Saturday, 18 May 2002

NEW MILLIONS FOR AFGHAN SECURITY

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By empty (5/18/2002 issue of the CACI Analyst)

A donors meeting in Geneva is said to have produced informal pledges worth tens of millions of dollars towards reconstructing Afghanistan\'s security services - enough, the UN says, to make a start on a number of security-related projects. The meeting, attended by around 35 donor countries, the UN\'s special representative for Afghanistan, Lakhdar Brahimi, and Afghanistan\'s Interim Foreign Minister, Abdullah Abdullah, was aimed at firming up offers of assistance to help Afghanistan rebuild its army, police force and other security services. Mr Brahimi, refused to reveal figures, pointing out that offers and commitments had been made verbally and in a piecemeal fashion.
A donors meeting in Geneva is said to have produced informal pledges worth tens of millions of dollars towards reconstructing Afghanistan\'s security services - enough, the UN says, to make a start on a number of security-related projects. The meeting, attended by around 35 donor countries, the UN\'s special representative for Afghanistan, Lakhdar Brahimi, and Afghanistan\'s Interim Foreign Minister, Abdullah Abdullah, was aimed at firming up offers of assistance to help Afghanistan rebuild its army, police force and other security services. Mr Brahimi, refused to reveal figures, pointing out that offers and commitments had been made verbally and in a piecemeal fashion. But sources say the amount involved was substantial. A number of donors offered to provide training, money to pay salaries or to provide Afghanistan\'s future army with specific items like communications equipment or jeeps. Japan agreed to take the lead, along with the United Nations, in developing schemes to demobilize large numbers of armed men and indicated its willingness to provide funds. (BBC)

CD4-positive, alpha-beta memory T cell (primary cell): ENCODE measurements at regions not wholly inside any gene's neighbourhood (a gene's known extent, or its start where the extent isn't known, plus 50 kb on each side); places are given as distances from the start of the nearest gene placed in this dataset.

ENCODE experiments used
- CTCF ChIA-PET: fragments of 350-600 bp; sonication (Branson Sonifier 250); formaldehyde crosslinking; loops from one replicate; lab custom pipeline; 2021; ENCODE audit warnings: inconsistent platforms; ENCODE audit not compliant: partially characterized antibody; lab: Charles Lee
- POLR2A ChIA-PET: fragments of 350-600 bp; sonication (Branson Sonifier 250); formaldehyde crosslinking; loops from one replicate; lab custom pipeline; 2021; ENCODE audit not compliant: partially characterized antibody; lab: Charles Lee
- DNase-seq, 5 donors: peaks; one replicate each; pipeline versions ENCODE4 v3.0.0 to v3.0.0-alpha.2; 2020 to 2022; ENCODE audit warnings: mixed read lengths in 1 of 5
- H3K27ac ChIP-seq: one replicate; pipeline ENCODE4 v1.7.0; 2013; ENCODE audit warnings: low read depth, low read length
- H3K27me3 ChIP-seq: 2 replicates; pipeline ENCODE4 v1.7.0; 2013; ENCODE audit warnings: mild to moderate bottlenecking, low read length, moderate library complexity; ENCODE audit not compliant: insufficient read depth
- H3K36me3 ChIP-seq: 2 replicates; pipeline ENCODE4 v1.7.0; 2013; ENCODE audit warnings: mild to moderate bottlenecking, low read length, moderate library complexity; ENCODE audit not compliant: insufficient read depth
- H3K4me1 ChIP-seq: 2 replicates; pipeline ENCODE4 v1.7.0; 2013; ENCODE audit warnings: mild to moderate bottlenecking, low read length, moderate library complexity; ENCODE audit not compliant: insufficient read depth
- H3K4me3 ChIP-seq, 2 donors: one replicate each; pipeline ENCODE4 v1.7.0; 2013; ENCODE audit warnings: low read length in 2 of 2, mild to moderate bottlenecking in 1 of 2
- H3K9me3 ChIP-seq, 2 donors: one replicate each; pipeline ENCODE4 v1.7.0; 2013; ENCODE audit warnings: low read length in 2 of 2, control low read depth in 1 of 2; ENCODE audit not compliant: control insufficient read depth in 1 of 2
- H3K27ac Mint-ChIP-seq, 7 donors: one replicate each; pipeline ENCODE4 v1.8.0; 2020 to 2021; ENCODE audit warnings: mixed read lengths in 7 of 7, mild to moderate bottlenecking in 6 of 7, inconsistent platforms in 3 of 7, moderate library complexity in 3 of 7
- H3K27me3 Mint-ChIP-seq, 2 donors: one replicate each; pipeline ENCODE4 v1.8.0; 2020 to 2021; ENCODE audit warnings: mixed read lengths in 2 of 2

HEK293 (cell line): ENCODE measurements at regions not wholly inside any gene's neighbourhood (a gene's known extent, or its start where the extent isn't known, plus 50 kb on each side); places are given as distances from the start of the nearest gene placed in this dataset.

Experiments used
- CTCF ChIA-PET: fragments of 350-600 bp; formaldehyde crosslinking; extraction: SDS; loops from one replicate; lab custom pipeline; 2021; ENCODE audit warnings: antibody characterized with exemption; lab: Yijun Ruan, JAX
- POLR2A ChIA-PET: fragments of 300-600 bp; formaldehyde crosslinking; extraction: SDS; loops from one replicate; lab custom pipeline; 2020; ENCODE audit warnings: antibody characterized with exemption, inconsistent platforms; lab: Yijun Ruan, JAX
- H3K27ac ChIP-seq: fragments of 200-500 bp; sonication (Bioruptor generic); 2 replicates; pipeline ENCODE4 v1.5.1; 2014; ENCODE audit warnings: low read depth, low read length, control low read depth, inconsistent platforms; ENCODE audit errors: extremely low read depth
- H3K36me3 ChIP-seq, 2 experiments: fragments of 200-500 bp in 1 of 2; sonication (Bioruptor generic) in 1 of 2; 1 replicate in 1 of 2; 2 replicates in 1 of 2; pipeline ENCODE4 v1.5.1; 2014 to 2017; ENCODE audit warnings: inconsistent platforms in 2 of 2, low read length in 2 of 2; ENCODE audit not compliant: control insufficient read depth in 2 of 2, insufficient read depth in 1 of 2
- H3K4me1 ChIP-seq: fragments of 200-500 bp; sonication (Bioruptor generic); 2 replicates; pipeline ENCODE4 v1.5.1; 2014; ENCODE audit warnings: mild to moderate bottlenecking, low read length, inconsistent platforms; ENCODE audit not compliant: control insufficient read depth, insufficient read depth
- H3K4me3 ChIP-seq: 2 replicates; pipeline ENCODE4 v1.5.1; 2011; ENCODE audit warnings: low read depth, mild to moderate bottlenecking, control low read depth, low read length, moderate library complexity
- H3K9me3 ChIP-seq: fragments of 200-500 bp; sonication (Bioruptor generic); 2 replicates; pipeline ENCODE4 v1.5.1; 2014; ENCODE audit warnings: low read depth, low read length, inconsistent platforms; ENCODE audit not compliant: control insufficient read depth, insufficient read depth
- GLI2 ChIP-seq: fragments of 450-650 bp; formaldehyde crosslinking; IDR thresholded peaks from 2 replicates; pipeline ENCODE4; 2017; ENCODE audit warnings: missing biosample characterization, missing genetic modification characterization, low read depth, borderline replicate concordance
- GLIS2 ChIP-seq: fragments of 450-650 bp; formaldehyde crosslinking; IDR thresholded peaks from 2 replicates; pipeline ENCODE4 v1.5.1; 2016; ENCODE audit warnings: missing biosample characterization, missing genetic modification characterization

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The Central Asia-Caucasus Analyst is a biweekly publication of the Central Asia-Caucasus Institute & Silk Road Studies Program, a Joint Transatlantic Research and Policy Center affiliated with the American Foreign Policy Council, Washington DC., and the Institute for Security and Development Policy, Stockholm. For 15 years, the Analyst has brought cutting edge analysis of the region geared toward a practitioner audience.

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